Yeshiva University Hit With Sexual Abuse Lawsuit

Thirty-eight former students of an Orthodox Jewish school in New York City operated by Yeshiva University sued Thursday over claims they were molested by two prominent rabbis in the 1960s, ’70s and ’80s.

The suit, filed in state Supreme Court in Manhattan, alleges that the university failed to protect students at Yeshiva University High School for Boys and promoted one of the rabbis to principal even after receiving abuse reports.  

A Yeshiva University spokesperson declined to comment, citing a school policy against speaking publicly about litigation.

The lawsuit is one of hundreds that have been filed over child sexual abuse allegations since last week, when New York state opened a one-year window for suits previously barred by the state’s statute of limitations.

During a news conference Thursday, three of the alleged victims, flanked by their lawyers, spoke about disturbing behavior they say went on for decades.

“I didn’t even understand at the time that this was sexual abuse; I just knew that this guy was putting his hands all over me,” said Barry Singer, 61, speaking of one of the rabbis he said kept reaching into the boy’s pants, even in school hallways.

The Associated Press doesn’t typically identify people who say they are victims of sexual abuse unless they choose to be named.

Accused rabbis

One of the accused rabbis, George Finkelstein, targeted children of Holocaust survivors, according to the lawsuit, telling them they would increase their parents’ suffering if they spoke about the abuse. The other, Rabbi Macy Gordon, who taught Jewish studies, allegedly sodomized boys in a “vicious and sadistic” manner using objects, the lawsuit says. Gordon died in 2017 in Israel. Both he and Finkelstein have denied the allegations in the past.

David Bressler listens during a press conference in New York, Aug. 22, 2019.

Finkelstein was promoted from the school’s assistant principal to principal even after some of the boys’ parents reported the alleged abuse to school officials, the plaintiffs said. Gordon eventually moved to Israel, where he worked at Jerusalem’s Great Synagogue. Calls to the synagogue rang unanswered Thursday.

Thirty-four of the plaintiffs attempted to sue Yeshiva University for sexual abuse and facilitating sexual abuse in 2013 but the case went nowhere because it was barred by the statute of limitations at the time. On Thursday, one of their attorneys, Kevin Mulhearn, called the plaintiffs “trailblazers.” 

Alleged victim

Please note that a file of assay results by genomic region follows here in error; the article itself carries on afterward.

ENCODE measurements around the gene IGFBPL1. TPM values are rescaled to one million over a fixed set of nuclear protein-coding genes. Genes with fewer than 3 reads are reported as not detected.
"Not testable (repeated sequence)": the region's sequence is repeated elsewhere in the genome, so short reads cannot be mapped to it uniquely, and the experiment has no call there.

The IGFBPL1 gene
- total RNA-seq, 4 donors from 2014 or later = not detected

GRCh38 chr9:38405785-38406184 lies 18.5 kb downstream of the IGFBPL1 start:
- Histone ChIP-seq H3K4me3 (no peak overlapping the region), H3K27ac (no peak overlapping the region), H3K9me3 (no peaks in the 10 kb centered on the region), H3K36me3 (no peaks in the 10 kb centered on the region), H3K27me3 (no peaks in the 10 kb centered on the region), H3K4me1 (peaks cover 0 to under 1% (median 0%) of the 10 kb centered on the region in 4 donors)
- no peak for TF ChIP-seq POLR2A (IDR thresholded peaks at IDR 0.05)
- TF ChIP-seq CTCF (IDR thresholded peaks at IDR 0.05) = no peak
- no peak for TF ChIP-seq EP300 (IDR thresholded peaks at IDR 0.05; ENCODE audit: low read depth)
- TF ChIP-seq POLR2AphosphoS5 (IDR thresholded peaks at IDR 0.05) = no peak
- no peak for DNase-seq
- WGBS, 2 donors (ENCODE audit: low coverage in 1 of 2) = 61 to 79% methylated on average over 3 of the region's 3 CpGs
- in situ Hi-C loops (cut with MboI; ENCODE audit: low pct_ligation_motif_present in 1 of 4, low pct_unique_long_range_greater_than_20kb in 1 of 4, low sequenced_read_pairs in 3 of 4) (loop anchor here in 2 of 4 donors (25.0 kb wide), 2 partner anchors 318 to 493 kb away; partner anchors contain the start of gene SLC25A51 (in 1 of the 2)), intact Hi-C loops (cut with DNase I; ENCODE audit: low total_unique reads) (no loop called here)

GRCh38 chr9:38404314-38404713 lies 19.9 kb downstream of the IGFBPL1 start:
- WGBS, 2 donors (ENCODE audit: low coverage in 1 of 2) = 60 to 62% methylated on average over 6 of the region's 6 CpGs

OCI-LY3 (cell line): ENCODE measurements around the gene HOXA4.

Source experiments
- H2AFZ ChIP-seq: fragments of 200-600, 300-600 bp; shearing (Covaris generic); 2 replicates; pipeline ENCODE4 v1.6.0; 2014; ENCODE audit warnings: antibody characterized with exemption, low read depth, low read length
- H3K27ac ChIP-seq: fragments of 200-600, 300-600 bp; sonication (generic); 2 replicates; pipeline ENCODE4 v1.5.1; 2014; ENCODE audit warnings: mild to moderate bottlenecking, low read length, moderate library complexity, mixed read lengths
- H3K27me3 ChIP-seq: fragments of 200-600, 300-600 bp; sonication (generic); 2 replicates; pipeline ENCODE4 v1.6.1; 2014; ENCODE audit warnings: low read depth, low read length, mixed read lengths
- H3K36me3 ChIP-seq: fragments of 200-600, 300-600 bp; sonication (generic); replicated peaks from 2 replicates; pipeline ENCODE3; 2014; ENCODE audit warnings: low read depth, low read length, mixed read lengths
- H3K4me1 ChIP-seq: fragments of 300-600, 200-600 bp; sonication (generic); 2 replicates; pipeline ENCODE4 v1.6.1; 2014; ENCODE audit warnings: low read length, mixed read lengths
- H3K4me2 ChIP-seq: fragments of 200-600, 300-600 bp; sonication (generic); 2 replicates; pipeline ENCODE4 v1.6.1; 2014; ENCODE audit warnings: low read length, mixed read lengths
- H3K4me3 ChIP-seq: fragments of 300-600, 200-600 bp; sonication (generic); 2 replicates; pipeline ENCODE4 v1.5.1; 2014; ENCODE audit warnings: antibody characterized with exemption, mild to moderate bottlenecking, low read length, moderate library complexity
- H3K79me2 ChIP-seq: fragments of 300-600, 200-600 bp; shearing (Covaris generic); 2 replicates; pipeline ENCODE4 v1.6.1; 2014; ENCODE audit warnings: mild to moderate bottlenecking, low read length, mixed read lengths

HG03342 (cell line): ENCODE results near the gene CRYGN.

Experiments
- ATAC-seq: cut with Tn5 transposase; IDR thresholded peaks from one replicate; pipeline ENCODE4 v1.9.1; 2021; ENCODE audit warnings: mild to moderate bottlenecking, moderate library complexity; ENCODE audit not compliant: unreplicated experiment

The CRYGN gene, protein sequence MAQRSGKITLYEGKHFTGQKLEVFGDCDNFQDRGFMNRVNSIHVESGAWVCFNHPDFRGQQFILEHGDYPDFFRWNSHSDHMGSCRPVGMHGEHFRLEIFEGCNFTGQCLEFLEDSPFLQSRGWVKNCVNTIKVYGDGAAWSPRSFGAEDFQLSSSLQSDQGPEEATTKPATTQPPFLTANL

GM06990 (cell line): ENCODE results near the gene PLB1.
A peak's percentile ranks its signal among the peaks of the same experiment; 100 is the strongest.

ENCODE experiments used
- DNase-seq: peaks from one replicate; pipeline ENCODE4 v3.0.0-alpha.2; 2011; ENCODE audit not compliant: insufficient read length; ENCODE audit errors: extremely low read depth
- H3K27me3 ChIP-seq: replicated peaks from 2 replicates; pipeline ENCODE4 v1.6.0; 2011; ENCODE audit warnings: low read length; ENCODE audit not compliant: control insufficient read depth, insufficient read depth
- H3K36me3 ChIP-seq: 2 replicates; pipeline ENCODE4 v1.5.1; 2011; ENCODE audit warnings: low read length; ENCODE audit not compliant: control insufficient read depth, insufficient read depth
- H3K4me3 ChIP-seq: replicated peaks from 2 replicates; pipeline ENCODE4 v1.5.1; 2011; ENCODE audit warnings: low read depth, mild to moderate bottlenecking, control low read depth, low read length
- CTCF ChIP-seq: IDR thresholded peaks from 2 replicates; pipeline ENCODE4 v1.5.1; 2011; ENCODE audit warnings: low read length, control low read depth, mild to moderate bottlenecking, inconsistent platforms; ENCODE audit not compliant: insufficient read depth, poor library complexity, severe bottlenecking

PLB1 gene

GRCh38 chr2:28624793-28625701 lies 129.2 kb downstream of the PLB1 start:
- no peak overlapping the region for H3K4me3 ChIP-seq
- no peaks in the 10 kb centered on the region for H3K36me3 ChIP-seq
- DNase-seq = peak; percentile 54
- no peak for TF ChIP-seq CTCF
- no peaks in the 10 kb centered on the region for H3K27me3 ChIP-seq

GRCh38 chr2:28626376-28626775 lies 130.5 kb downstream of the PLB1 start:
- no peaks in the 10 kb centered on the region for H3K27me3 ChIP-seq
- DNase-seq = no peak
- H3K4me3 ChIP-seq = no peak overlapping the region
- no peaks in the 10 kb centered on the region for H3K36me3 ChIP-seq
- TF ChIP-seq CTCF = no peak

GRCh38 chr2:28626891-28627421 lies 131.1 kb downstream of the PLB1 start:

David Bressler, 51, said the abuse he suffered while a student in the early ’80s led him to abandon his religion that now rekindles memories of the abuse. He has no contact with his parents and other relatives who are observant Jews. When he married his Jewish wife a decade ago, he made her promise not to raise their children in the Jewish faith.

He said he still doesn’t tuck in his shirt, a habit he started in high school to make it more difficult for his abuser to put his hand down his pants. Bressler once punched Finkelstein while he says the rabbi was sexually “wrestling” with him.   

Now there are days he can’t bear being on a crowded subway because “I can’t stand being touched by people.”

“So you don’t even realize what the long-term impact is,” said Bressler, a father of two.

Yeshiva University, which calls itself “the world’s premier Jewish institution for higher learning,” has trained both secular and religious leaders for the past century. With four campuses in Manhattan, the university operates the Albert Einstein College of Medicine, the Benjamin Cardozo School of Law and other schools that attract a mix of Jewish and non-Jewish students.

The high school, also known as the Marsha Stern Talmudical Academy, has taught boys since 1916. It’s considered the first academic Jewish high school in the U.S. and the first to offer both Jewish and secular studies. 

Walmart to Revamp, Reopen El Paso Store After Mass Shooting

Walmart plans to reopen the El Paso store where 22 people were killed in a shooting earlier this month, the retail giant said Thursday, but the entire interior of the building will first be rebuilt.

The renovated store will include an on-site memorial honoring the victims of the shooting, many of whom were Latino, and recognizing the “binational relationship between El Paso and Ciudad Juarez” just across the border in Mexico, Walmart spokesman Randy Hargrove said. The project is expected to take three to four months. 
 
Nearly all of the 400 employees at the El Paso store have been reassigned to other nearby locations, Hargrove said, and the Arkansas-based company believes reopening the store is “an important step in healing from this tragedy.”